Tennessee athletics benefits from NIL giants Sprye Sports Group, but QB Hendon Hooker arrived in Knoxville five months before NIL started. He took the long road to stardom after being recruited by trainer Josh Heupel, who brought Joe Milton to Michigan. Hooker is now leading the Heisman Trophy race (according to some) because of the work he’s done. The quarterback has his ZERO opportunities, including writing a Christian book for children with his brother. But there was more free cigars 11 days ago at Neyland Stadium as free cars.

Elsewhere, the humble Wake Forest is ranked in the top 10 for the first time in consecutive seasons. Tulane is ranked as the best group-of-five program after more than halfway through the season for the first time since 1998.

“It’s hard to find something that hasn’t been discovered for so long,” said Illinois coach Bret Bielema.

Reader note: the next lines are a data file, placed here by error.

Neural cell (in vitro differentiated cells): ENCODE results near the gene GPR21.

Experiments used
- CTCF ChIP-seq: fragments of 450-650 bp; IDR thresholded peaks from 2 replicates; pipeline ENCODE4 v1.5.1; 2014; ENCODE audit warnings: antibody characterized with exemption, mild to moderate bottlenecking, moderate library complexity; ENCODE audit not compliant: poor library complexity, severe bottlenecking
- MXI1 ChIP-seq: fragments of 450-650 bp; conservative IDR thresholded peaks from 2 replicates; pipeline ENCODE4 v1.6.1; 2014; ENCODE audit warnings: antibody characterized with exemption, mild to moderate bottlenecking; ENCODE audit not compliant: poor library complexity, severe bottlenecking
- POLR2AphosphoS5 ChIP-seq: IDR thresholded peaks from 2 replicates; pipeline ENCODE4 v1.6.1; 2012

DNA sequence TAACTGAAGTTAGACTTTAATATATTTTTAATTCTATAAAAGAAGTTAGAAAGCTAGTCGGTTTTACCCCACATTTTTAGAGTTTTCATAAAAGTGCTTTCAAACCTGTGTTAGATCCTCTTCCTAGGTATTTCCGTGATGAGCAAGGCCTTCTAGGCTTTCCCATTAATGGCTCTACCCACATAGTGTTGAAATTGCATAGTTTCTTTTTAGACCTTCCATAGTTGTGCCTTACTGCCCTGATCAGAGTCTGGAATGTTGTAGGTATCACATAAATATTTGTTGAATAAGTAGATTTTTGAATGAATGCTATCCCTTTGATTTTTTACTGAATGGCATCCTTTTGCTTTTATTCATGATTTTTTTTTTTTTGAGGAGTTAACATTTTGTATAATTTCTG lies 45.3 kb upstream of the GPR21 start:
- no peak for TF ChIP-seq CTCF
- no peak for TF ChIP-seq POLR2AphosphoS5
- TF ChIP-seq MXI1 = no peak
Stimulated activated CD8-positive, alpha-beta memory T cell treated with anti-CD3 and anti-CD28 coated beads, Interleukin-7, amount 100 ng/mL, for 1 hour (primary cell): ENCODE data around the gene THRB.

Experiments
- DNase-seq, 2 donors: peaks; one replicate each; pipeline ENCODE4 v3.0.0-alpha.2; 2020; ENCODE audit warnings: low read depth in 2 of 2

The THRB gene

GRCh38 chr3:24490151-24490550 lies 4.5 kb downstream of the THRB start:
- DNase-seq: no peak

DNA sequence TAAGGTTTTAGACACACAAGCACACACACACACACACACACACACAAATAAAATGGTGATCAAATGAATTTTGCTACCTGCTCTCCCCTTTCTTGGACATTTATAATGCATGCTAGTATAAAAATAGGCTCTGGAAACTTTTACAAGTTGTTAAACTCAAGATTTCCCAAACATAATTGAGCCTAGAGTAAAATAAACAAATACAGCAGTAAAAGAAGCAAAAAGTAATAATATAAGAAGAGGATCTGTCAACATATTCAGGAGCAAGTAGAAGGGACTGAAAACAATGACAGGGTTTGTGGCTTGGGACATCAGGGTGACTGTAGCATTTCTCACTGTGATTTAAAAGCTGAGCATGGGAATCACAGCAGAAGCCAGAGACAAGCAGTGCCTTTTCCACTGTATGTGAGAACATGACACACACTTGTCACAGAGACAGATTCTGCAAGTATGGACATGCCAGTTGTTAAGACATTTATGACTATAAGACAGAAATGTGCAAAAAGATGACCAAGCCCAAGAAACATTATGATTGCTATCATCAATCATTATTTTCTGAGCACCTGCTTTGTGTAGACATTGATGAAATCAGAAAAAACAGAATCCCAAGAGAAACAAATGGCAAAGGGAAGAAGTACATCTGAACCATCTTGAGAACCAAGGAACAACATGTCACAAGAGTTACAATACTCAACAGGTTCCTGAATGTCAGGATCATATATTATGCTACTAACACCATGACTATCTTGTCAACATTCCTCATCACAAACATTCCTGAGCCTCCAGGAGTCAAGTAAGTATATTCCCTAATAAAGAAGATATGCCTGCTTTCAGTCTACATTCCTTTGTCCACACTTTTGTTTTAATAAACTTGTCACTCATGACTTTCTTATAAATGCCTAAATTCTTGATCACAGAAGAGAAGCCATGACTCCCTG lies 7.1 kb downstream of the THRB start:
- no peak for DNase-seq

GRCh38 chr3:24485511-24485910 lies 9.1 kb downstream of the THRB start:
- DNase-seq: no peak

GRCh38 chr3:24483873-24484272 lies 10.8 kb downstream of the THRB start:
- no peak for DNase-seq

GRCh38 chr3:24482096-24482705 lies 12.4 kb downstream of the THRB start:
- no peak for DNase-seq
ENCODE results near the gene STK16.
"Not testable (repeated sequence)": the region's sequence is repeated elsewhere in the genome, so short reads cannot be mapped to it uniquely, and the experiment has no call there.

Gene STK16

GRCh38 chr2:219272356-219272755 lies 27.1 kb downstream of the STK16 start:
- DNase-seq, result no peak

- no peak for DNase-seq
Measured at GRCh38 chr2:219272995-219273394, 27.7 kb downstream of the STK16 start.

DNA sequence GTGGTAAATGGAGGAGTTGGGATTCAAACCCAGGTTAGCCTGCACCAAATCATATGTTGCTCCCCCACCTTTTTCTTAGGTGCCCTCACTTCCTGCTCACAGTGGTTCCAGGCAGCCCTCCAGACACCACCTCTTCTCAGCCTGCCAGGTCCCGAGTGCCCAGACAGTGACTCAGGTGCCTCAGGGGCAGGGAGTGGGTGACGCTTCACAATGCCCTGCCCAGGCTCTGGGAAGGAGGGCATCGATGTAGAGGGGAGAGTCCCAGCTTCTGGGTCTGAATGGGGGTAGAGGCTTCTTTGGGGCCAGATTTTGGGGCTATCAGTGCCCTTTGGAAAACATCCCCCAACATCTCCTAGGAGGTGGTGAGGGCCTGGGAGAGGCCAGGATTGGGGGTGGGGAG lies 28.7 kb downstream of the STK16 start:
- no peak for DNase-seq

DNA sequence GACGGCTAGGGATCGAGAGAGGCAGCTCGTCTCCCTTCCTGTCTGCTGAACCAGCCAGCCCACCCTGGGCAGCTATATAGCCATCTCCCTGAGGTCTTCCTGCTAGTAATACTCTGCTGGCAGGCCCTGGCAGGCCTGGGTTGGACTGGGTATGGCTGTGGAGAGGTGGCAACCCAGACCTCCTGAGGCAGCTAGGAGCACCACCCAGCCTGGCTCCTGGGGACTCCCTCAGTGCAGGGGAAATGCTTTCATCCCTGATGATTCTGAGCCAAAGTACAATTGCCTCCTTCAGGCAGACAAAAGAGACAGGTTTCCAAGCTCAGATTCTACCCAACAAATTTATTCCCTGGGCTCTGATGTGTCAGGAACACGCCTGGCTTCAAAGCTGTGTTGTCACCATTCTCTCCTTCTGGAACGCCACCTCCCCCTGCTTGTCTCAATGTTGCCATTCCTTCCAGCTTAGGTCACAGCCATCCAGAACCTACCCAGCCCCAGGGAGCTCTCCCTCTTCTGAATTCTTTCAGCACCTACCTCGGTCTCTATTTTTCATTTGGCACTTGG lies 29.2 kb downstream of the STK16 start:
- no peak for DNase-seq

The Illini found it. Under Bielema they are 6-1 and 17th with an inside lead to the Big Ten West title. It was a school and a coach that needed each other. Illinois had been wandering in the wilderness for a while.

After leading Wisconsin to three consecutive Rose Bowls from 2006-2012 and winning the Big Ten in the process, Bielema wanted to test himself. He left the success and relative comfort of Madison, Wisconsin for Arkansas. Five years later, he was fired for the first time in his life after going 29-34 with the Razorbacks.

“What I learned in that moment was that when those in power want to make a decision, sometimes things are out of your control,” Bielema said.

After three years in the NFL with the New England Patriots, he got another chance at another Big Ten school.